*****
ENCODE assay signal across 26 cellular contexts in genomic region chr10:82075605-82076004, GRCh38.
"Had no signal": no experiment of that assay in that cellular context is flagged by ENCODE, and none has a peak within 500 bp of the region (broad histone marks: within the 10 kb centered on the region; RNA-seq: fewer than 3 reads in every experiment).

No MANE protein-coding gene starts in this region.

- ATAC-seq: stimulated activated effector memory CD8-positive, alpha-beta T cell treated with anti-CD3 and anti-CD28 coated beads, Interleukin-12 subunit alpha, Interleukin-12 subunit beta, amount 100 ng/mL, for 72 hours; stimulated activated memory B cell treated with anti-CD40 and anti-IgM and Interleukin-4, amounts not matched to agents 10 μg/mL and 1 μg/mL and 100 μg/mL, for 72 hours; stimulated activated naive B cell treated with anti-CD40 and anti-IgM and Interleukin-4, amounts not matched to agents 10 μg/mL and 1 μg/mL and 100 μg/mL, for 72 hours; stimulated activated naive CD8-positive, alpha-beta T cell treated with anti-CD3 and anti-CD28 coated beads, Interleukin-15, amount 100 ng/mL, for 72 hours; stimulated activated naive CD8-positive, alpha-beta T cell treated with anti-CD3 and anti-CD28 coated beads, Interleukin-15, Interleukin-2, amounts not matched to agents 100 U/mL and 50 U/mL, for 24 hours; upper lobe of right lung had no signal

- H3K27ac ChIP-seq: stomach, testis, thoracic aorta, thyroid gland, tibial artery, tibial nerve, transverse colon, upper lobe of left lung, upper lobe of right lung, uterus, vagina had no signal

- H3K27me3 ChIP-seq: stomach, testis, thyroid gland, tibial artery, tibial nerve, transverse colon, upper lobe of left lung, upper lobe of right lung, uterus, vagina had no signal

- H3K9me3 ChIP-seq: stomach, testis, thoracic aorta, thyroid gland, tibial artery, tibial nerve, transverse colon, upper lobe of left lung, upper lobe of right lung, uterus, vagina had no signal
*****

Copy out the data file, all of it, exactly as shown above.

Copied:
ENCODE assay signal across 26 cellular contexts in genomic region chr10:82075605-82076004, GRCh38.
"Had no signal": no experiment of that assay in that cellular context is flagged by ENCODE, and none has a peak within 500 bp of the region (broad histone marks: within the 10 kb centered on the region; RNA-seq: fewer than 3 reads in every experiment).

No MANE protein-coding gene starts in this region.

- ATAC-seq: stimulated activated effector memory CD8-positive, alpha-beta T cell treated with anti-CD3 and anti-CD28 coated beads, Interleukin-12 subunit alpha, Interleukin-12 subunit beta, amount 100 ng/mL, for 72 hours; stimulated activated memory B cell treated with anti-CD40 and anti-IgM and Interleukin-4, amounts not matched to agents 10 μg/mL and 1 μg/mL and 100 μg/mL, for 72 hours; stimulated activated naive B cell treated with anti-CD40 and anti-IgM and Interleukin-4, amounts not matched to agents 10 μg/mL and 1 μg/mL and 100 μg/mL, for 72 hours; stimulated activated naive CD8-positive, alpha-beta T cell treated with anti-CD3 and anti-CD28 coated beads, Interleukin-15, amount 100 ng/mL, for 72 hours; stimulated activated naive CD8-positive, alpha-beta T cell treated with anti-CD3 and anti-CD28 coated beads, Interleukin-15, Interleukin-2, amounts not matched to agents 100 U/mL and 50 U/mL, for 24 hours; upper lobe of right lung had no signal

- H3K27ac ChIP-seq: stomach, testis, thoracic aorta, thyroid gland, tibial artery, tibial nerve, transverse colon, upper lobe of left lung, upper lobe of right lung, uterus, vagina had no signal

- H3K27me3 ChIP-seq: stomach, testis, thyroid gland, tibial artery, tibial nerve, transverse colon, upper lobe of left lung, upper lobe of right lung, uterus, vagina had no signal

- H3K9me3 ChIP-seq: stomach, testis, thoracic aorta, thyroid gland, tibial artery, tibial nerve, transverse colon, upper lobe of left lung, upper lobe of right lung, uterus, vagina had no signal